When Couples Argue: Breaking the Cycle of Anger

Sometimes when we get our feelings hurt, we want to lash out at the one who caused us to feel bad. This is pretty common for some of us. I know it was for me.

I grew up in a household where my mother was overwhelmed and released her frustration by yelling at her children. I know she loved us, but as a child I learned that this is what you do when you don’t like something: you yell.

Recognize What Happens When You’re Hurt

Recognize what happens when you're hurt and feeling upset like the woman pictured.

Many people grew up similar to me and have this habit. So, what happens when you partner with someone who has the same habit? If you are in a relationship where hurt feelings turn into an argument where both of you are yelling at each other, then this article is for you.

I was a little fortunate, because when I met my husband-to-be, he did not yell his feelings, he kept them inside of himself. So, when there was yelling it was just me doing it. I had to learn a better way to communicate my hurt feelings. And I did.

But when two people go back and forth with their anger, it is much harder to pull back from the momentum. Both of you are right and you just keep pressing your thoughts to the other and the volume continues to get louder and louder.

Consider What You Really Need When You’re Hurt

Take stock of what you need when you're feeling hurt and upset like the man pictured.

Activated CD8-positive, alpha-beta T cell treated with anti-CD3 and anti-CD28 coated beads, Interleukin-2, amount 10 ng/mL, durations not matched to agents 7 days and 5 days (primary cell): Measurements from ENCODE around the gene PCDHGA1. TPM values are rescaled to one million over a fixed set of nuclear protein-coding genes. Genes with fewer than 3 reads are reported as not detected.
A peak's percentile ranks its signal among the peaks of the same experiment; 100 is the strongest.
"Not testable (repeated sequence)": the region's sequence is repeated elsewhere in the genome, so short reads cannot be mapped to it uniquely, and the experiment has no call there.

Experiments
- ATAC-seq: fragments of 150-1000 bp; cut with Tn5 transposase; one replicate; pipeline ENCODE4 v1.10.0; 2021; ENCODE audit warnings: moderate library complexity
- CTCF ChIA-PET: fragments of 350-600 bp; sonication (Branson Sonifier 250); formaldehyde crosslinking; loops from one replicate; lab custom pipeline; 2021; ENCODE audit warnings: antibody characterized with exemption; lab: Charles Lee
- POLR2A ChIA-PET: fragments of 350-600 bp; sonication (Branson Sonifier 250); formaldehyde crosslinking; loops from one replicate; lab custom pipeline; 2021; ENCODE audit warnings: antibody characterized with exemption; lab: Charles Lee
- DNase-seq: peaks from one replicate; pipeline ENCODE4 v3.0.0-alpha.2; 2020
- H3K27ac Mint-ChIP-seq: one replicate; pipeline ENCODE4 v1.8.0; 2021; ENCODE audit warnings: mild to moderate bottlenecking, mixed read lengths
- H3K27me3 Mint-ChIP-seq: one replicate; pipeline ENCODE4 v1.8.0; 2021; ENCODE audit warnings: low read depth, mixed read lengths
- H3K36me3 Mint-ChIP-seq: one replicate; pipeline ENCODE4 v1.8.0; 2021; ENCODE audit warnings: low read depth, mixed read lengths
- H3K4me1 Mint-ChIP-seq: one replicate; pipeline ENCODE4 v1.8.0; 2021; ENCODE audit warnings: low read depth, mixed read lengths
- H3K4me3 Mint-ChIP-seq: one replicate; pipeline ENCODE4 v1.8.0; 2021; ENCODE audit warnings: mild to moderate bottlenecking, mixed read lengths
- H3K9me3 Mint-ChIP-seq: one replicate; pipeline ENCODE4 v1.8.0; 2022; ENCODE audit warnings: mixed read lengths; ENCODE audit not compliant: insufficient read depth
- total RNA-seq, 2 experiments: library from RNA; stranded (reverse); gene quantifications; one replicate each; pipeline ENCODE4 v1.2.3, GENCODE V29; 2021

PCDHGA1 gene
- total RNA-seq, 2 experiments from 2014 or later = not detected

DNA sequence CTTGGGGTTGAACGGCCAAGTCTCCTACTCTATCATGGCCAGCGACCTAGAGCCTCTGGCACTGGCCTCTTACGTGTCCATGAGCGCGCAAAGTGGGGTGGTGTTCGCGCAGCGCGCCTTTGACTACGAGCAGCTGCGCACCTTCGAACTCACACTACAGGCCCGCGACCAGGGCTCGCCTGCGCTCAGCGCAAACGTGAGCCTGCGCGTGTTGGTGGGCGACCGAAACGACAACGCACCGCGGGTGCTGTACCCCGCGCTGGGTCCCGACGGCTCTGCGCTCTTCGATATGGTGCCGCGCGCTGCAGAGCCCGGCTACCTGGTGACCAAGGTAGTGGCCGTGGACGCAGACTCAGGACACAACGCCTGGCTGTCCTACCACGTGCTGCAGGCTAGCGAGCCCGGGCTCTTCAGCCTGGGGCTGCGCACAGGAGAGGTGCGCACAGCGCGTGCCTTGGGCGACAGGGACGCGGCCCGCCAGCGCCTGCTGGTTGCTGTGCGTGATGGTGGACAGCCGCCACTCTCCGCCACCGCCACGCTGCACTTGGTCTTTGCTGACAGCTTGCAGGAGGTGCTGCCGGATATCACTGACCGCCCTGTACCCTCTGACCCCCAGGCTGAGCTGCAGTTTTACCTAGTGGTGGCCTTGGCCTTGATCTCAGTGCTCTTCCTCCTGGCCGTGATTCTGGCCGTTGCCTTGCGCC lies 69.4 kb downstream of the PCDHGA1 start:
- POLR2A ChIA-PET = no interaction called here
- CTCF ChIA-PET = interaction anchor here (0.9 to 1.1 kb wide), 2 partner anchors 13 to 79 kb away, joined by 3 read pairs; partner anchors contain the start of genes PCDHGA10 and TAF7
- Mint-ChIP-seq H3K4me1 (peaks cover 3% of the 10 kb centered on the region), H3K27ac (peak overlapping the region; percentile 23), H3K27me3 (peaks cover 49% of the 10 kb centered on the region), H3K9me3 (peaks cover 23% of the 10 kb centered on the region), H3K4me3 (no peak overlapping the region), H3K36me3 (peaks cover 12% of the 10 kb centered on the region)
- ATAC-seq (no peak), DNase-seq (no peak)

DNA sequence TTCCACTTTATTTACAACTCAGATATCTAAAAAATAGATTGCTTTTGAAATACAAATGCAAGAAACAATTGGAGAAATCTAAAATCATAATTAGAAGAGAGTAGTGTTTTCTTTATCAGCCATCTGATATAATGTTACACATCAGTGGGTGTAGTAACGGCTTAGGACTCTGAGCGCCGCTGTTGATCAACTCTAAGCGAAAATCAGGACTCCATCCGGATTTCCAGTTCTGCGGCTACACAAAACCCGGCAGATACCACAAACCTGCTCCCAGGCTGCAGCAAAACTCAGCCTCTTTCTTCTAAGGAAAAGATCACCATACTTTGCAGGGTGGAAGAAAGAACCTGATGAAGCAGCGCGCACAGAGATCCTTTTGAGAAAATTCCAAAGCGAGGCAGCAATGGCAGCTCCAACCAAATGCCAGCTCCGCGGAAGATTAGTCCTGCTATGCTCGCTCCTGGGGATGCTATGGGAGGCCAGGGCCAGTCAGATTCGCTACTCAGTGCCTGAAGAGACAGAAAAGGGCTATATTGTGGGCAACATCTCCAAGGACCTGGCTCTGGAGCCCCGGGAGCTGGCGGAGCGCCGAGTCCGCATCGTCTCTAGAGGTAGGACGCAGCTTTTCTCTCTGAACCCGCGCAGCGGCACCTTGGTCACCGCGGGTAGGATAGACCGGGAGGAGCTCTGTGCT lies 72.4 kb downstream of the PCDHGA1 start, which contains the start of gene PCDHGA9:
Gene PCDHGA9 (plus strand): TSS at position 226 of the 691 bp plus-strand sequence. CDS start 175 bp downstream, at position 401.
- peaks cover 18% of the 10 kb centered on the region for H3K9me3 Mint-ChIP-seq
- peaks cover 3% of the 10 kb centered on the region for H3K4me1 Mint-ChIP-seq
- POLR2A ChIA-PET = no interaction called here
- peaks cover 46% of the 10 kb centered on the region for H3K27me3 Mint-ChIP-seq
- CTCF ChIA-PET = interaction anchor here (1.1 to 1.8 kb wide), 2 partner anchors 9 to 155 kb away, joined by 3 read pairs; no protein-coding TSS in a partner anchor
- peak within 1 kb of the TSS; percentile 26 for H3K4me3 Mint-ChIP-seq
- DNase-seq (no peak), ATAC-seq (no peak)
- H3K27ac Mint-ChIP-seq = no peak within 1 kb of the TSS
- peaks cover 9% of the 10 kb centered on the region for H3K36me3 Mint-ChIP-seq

This is a hardship on both of you. I know it was a hardship on me. It didn’t matter how loud I argued or stomped my feet or slammed doors, I did not get the kind of reaction I was probably looking for.

I most likely wanted the one who hurt me to say, “Hey, I see you are upset. I am very sorry I hurt you. I won’t do it again.” Only that never happened. No one is able to use kind words when they see someone getting really angry. It just doesn’t work that way in relationships.

I know when I would get mad and throw up my anger on my person, he would get steamed and get his feelings hurt, and then sulk. That’s the way people are designed.

So, I am not asking you to take care of your partner, I just want you to be able to take care of yourself. When you get mad, what can you do to not yell or be hurtful to your mate?

Practice Kind Habits That Help Meet Your Needs

Work on communicating more kindly to end arguments sooner and help break the cycle of anger, so you can be happy like the couple pictured.

I know you got your feelings hurt, but look back at your history and you will be able to tell that you probably haven’t been able to get what you have wanted no matter how you express your anger.

And that’s the truth. Anger gets anger. Kindness gets kindness. If you are mad, find a way to calm down, and you might have to do this alone. I know I did. I usually took the dog for a walk and by the time I came back I had calmed.

Do this because you deserve to calm down and not keep the anger going. Do this because it will help you find another way to express what happened to you. And here’s the best part, if you can describe what feelings got hurt and say it in a kind and thoughtful way, your partner who loves you will be very sympathetic. And that sympathy is what we all need, and that is to heal.

Ready to Communicate with Kindness in Your Relationship?

Read a Book About Relationships

'Safe. Happy. Loved. Simple Skills for Your Relationship.' A book by Linda Nusbaum.

Learn how to improve communication in your relationship, by reading Linda’s book, Safe. Happy. Loved. Simple Skills for Your Relationship. It might just help both of you feel more connected, aligned, and loved. Give it a read.

Get Couples Counseling

Come in for couples counseling. Couples counseling can help you and your loved one get the most out of your relationship. It'll equip you with coping strategies and tools for communication that can help you argue less and love more.

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